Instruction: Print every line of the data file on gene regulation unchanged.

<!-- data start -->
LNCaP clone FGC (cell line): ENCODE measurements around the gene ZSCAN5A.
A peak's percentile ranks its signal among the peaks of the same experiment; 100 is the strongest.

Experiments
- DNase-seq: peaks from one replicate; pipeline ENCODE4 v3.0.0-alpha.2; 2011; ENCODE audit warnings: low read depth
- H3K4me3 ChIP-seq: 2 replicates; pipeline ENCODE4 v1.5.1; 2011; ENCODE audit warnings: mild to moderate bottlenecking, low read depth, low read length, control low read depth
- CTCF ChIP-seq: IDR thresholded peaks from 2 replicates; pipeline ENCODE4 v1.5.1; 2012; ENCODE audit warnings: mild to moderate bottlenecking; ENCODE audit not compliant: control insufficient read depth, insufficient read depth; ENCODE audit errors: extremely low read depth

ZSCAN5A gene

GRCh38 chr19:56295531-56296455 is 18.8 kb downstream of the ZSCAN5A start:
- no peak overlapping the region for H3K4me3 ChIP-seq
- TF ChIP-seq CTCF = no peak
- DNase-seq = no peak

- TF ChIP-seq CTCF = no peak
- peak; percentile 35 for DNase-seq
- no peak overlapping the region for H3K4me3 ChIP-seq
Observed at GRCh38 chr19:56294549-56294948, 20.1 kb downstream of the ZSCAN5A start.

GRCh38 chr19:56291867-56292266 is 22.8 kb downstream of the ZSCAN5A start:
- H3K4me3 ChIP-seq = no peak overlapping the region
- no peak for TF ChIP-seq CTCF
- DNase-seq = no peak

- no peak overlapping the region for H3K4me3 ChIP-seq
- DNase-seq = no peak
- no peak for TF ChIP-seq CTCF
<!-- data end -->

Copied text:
LNCaP clone FGC (cell line): ENCODE measurements around the gene ZSCAN5A.
A peak's percentile ranks its signal among the peaks of the same experiment; 100 is the strongest.

Experiments
- DNase-seq: peaks from one replicate; pipeline ENCODE4 v3.0.0-alpha.2; 2011; ENCODE audit warnings: low read depth
- H3K4me3 ChIP-seq: 2 replicates; pipeline ENCODE4 v1.5.1; 2011; ENCODE audit warnings: mild to moderate bottlenecking, low read depth, low read length, control low read depth
- CTCF ChIP-seq: IDR thresholded peaks from 2 replicates; pipeline ENCODE4 v1.5.1; 2012; ENCODE audit warnings: mild to moderate bottlenecking; ENCODE audit not compliant: control insufficient read depth, insufficient read depth; ENCODE audit errors: extremely low read depth

ZSCAN5A gene

GRCh38 chr19:56295531-56296455 is 18.8 kb downstream of the ZSCAN5A start:
- no peak overlapping the region for H3K4me3 ChIP-seq
- TF ChIP-seq CTCF = no peak
- DNase-seq = no peak

- TF ChIP-seq CTCF = no peak
- peak; percentile 35 for DNase-seq
- no peak overlapping the region for H3K4me3 ChIP-seq
Observed at GRCh38 chr19:56294549-56294948, 20.1 kb downstream of the ZSCAN5A start.

GRCh38 chr19:56291867-56292266 is 22.8 kb downstream of the ZSCAN5A start:
- H3K4me3 ChIP-seq = no peak overlapping the region
- no peak for TF ChIP-seq CTCF
- DNase-seq = no peak

- no peak overlapping the region for H3K4me3 ChIP-seq
- DNase-seq = no peak
- no peak for TF ChIP-seq CTCF